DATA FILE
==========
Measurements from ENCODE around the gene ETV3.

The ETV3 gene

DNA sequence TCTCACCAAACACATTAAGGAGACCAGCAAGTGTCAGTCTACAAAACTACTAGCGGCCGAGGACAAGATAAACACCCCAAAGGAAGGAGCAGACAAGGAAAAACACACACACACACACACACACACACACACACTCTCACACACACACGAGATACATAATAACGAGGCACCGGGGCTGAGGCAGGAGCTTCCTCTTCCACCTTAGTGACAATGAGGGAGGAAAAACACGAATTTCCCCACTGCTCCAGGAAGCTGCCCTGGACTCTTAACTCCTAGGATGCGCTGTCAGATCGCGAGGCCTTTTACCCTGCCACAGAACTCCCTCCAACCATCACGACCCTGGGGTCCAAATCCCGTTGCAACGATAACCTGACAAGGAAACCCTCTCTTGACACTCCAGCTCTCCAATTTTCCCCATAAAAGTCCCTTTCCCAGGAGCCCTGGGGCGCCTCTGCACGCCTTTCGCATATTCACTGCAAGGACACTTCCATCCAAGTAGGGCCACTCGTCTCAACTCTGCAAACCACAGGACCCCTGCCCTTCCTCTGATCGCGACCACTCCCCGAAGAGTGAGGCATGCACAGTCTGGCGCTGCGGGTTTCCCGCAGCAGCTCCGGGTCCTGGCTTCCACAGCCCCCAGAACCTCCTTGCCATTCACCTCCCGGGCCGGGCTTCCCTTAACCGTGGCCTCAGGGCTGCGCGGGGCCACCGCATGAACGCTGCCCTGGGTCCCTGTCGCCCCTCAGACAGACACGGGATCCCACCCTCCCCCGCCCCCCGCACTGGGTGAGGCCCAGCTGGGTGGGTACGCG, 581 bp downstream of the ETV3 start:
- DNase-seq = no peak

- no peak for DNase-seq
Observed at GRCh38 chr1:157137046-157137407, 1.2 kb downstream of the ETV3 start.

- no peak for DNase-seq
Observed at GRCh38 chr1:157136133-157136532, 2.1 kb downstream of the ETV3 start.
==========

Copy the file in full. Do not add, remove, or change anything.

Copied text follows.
Measurements from ENCODE around the gene ETV3.

The ETV3 gene

DNA sequence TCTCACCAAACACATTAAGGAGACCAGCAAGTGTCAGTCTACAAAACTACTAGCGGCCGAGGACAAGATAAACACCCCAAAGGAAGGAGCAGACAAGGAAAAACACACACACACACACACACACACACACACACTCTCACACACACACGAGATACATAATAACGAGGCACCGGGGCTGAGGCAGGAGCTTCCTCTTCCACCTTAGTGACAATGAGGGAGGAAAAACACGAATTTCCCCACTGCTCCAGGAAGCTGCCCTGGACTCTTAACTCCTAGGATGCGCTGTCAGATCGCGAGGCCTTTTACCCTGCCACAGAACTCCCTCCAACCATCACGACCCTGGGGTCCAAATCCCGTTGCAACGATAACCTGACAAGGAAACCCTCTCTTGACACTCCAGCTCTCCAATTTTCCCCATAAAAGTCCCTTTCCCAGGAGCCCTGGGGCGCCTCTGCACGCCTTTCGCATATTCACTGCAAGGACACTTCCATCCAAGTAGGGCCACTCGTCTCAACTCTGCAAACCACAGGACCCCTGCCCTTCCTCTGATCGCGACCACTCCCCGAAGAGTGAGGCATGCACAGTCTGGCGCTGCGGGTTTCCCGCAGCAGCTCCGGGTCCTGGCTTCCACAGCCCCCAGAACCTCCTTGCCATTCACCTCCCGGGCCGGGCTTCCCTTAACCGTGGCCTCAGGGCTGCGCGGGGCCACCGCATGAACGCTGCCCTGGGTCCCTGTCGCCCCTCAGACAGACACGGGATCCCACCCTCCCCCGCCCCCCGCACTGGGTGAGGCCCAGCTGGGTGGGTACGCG, 581 bp downstream of the ETV3 start:
- DNase-seq = no peak

- no peak for DNase-seq
Observed at GRCh38 chr1:157137046-157137407, 1.2 kb downstream of the ETV3 start.

- no peak for DNase-seq
Observed at GRCh38 chr1:157136133-157136532, 2.1 kb downstream of the ETV3 start.